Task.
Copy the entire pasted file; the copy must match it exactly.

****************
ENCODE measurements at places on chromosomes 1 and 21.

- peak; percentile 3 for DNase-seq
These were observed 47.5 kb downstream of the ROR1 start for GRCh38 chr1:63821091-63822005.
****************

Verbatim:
ENCODE measurements at places on chromosomes 1 and 21.

- peak; percentile 3 for DNase-seq
These were observed 47.5 kb downstream of the ROR1 start for GRCh38 chr1:63821091-63822005.